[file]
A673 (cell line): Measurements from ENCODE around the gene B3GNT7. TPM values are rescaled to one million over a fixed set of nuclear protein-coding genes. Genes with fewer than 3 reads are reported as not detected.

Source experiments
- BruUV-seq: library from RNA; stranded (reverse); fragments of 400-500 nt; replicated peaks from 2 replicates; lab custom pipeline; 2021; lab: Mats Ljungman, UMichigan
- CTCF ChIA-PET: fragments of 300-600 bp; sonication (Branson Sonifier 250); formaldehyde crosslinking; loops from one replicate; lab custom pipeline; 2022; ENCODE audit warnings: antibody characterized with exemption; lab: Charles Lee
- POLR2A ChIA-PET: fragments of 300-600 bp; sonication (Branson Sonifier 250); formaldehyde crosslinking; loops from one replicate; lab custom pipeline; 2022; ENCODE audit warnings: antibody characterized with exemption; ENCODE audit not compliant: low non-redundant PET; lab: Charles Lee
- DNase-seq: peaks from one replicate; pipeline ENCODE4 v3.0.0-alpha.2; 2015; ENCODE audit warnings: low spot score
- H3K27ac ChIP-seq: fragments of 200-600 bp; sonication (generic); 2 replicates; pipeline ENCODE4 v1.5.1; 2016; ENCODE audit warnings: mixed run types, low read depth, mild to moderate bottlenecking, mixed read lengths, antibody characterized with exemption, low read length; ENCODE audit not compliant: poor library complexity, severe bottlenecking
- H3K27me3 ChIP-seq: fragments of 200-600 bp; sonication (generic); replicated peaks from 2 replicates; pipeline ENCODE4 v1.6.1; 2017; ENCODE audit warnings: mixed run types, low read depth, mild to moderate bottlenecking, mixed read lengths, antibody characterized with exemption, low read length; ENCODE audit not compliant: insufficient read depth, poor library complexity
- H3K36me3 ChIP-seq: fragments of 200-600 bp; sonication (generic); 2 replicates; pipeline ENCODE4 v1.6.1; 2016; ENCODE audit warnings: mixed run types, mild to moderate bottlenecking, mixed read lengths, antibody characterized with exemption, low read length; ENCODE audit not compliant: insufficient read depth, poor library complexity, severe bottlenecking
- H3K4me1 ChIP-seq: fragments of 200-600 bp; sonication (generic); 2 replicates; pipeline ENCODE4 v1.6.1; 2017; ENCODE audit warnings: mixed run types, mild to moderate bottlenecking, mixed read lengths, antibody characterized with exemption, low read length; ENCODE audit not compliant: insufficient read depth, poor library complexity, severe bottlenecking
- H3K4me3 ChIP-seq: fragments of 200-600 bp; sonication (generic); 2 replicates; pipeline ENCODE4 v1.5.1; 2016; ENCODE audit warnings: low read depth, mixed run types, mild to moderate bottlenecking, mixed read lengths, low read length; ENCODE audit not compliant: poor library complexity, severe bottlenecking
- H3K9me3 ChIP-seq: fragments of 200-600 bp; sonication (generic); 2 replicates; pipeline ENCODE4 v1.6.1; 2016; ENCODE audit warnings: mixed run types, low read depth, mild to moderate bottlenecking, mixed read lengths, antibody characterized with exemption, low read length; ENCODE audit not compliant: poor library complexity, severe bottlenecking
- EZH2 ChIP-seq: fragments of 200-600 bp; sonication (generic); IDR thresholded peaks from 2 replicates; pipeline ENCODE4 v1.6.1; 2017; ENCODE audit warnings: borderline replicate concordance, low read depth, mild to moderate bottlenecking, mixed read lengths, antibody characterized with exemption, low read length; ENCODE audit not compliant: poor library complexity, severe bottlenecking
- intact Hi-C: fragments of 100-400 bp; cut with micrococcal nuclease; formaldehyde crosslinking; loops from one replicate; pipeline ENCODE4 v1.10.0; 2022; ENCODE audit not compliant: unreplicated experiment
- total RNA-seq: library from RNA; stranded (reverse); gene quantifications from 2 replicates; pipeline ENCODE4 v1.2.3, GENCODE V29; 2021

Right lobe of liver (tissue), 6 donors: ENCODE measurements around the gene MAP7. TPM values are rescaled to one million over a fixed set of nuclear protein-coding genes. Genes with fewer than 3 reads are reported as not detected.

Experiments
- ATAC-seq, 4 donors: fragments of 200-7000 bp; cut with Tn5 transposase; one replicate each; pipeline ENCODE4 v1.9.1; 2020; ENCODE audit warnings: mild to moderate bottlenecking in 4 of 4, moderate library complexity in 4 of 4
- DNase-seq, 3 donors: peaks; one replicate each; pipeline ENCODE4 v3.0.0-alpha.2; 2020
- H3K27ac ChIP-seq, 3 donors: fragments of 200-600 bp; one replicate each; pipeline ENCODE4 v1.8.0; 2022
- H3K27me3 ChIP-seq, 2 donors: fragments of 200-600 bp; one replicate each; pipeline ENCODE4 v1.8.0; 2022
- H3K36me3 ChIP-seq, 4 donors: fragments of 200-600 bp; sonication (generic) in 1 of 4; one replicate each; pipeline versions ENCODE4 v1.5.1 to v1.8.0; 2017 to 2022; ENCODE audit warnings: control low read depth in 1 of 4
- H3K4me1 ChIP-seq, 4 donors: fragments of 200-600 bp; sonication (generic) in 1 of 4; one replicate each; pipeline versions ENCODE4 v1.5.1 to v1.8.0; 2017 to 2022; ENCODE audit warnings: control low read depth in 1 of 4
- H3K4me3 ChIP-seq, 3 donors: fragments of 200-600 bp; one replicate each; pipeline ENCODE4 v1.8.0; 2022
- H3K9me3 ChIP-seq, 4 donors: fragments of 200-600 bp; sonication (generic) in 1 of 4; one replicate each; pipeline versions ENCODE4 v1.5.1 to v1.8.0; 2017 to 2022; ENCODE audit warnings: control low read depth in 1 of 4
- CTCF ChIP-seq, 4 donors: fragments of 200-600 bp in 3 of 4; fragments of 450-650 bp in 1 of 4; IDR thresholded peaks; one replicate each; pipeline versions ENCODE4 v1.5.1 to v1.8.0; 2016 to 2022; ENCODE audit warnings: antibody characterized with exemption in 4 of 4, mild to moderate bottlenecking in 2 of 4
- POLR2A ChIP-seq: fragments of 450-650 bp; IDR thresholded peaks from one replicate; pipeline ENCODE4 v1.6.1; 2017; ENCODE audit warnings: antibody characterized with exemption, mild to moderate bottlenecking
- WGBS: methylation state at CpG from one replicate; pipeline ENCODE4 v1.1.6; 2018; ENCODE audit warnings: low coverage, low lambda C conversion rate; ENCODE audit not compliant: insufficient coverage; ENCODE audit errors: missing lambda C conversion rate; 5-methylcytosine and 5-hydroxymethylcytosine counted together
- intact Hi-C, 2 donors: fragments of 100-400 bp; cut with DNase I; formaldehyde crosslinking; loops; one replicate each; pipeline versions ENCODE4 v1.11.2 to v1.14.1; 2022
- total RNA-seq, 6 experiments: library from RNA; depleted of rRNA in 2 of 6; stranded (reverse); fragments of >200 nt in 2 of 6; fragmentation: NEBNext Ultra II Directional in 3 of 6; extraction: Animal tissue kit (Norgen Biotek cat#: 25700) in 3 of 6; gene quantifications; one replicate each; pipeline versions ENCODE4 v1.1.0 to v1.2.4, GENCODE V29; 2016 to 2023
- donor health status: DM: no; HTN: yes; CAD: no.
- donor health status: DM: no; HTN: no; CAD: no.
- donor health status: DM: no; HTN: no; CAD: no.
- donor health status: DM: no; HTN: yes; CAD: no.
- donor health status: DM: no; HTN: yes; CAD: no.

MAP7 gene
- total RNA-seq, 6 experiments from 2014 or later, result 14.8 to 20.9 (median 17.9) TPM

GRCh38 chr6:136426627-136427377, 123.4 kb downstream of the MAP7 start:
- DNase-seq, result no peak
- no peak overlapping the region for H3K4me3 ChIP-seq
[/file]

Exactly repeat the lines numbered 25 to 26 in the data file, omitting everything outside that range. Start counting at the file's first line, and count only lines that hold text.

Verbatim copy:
- H3K9me3 ChIP-seq, 4 donors: fragments of 200-600 bp; sonication (generic) in 1 of 4; one replicate each; pipeline versions ENCODE4 v1.5.1 to v1.8.0; 2017 to 2022; ENCODE audit warnings: control low read depth in 1 of 4
- CTCF ChIP-seq, 4 donors: fragments of 200-600 bp in 3 of 4; fragments of 450-650 bp in 1 of 4; IDR thresholded peaks; one replicate each; pipeline versions ENCODE4 v1.5.1 to v1.8.0; 2016 to 2022; ENCODE audit warnings: antibody characterized with exemption in 4 of 4, mild to moderate bottlenecking in 2 of 4